Note: This post has nothing (well a tiny bit) to do with web entrepreneurship, blogging, or the web. I’m allowed to make a personal post here and there, aren’t I? 🙂
I’ve been keeping a very odd sleep schedule the past 2-3 weeks. I usually wake up anywhere between 5:30pm and 7:30pm and go to bed around 9:00-10:00am.
This isn’t the most optimal schedule to keep as I never seem to be awake when stores are open; I have cheques that I need to deposit, items that need to picked up, and food that I want to order.
I’m definitely a night owl though. In fact, I love to just drive around at night – not speeding or anything, just to drive around town when nobody else is out. I like the quietness and calm, and how there are only a few other cars sharing the city with you. I find it very soothing and relaxing.
Since I’m always up during late hours, I’ve always hated how there is almost nothing open. I live in a decent sized city, but there are very few options for places to eat. Fast food-wise we only have McDonalds, Burger King, Dairy Queen, Wendy’s, Subway, Taco Time, KFC, and Quizzno’s. And only McDonalds and Burger King are open 24/7, limiting any meal choices to one of those two places. The only other places open 24/7 here are a couple convenience stores, where I could pick up some really expensive and really bad food.
So, the entrepreneur in me always wondered why a fairly large city (I think we’re the 3rd largest city in BC) doesn’t have more places open 24/7. I mean, sure, 95% of people are asleep, but what about those other 5% of people? Surely a restaurant or diner that was open 24/7, or something other than a small fast food or convenience store, could open and take advantage of this niche of night people? There is no competition out there… I’m SURE night people would give them business.. I know I would.
Anyhow, back to the story at hand. Recently the Walmart here opened it’s doors 24/7, due to the Christmas holidays. I’m not sure if this is just for the Christmas season or not, but it would be awesome if they kept it afterwards. I think they are doing it to partly test if it is worth being open 24/7.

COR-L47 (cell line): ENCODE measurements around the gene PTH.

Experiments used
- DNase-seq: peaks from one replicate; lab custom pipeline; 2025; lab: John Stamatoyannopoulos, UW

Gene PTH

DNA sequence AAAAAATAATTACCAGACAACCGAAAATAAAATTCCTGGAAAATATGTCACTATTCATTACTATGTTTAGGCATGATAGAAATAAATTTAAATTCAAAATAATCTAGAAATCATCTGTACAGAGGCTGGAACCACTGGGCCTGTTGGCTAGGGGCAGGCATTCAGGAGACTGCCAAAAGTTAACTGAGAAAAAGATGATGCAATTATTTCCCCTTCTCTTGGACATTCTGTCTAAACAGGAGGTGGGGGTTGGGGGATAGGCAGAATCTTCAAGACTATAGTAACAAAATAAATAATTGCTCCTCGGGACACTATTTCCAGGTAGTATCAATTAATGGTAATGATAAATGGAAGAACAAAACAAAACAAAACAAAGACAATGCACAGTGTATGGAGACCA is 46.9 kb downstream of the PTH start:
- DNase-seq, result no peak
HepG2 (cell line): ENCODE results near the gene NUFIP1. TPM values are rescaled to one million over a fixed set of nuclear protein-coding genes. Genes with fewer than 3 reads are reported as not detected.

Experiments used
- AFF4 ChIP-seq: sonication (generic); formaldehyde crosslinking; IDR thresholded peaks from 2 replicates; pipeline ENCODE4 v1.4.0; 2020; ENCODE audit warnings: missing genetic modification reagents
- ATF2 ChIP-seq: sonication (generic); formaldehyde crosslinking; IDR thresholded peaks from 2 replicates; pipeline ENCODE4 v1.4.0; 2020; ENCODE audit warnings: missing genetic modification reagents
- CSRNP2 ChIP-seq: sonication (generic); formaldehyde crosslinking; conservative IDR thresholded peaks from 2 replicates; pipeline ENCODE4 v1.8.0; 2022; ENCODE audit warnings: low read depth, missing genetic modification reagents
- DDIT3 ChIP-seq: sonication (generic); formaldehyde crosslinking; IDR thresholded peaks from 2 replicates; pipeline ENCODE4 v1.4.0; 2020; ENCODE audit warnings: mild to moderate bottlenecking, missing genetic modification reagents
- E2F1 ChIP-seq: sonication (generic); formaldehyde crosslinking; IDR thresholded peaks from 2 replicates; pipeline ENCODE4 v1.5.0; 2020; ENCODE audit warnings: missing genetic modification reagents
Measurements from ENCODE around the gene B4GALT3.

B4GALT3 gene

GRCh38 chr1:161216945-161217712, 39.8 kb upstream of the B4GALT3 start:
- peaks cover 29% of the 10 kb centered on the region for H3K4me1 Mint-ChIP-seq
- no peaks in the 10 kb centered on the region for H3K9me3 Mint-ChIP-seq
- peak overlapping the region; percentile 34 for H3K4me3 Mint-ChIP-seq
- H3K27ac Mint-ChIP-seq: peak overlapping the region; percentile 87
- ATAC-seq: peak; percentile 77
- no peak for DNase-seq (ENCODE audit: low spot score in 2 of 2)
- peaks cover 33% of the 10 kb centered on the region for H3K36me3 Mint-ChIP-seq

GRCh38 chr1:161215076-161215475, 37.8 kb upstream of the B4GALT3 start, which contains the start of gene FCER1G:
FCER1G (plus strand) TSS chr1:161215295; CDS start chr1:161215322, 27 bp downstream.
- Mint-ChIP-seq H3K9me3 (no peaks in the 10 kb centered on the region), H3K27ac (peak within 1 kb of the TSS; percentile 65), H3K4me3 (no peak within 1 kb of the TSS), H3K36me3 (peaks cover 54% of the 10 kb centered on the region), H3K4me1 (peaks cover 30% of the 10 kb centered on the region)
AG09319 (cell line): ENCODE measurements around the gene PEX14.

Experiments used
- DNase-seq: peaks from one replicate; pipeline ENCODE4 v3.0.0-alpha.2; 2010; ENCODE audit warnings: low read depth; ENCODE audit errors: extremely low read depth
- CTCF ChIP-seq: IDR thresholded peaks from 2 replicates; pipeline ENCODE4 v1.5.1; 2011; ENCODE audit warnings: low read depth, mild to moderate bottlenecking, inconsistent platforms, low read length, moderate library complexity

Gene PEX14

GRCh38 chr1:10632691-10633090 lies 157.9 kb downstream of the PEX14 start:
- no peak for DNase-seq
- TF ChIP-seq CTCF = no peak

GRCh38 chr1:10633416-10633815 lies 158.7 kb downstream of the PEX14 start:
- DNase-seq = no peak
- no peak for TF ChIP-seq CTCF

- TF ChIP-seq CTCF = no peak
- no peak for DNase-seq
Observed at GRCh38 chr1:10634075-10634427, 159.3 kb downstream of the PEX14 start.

Yesterday, I had just finished a work session and wanted to get out of my condo for a bit, and had a few items I wanted to buy as well. So naturally, I felt it was a good opportunity to check out what Walmart was like at 2:00 in the morning.
The front parking lot (there’s a back one as well) had a few dozen vehicles scattered about, half of which I assume were employees.
The insanely bright glow of Walmart’s sign lit up the night, as can be seen in the photo I took on my Blackberry below:
Once I was inside, it was not much different from shopping during the day. The bright direct lighting and air conditioning made you forget what time it really was, not unlike a casino (which, by the way, closes at 2am here).
There was certainly a lot less shoppers than usual, as you might expect, but there were definitely people shopping. If I had to guess ,I’d estimate that there were around 10% of the normal amount of people.
There was, however, a lot of staff that you don’t normally see.. a lot of people stocking merchandise, janitors, etc. It was quite messy, actually. There were a lot of carts filled with random crap just randomly placed throughout the store, piles of products, and in the kids section where I bought one of my items, I felt like Godzilla as I had to carefully navigate my way through little towers of boxes pilled up.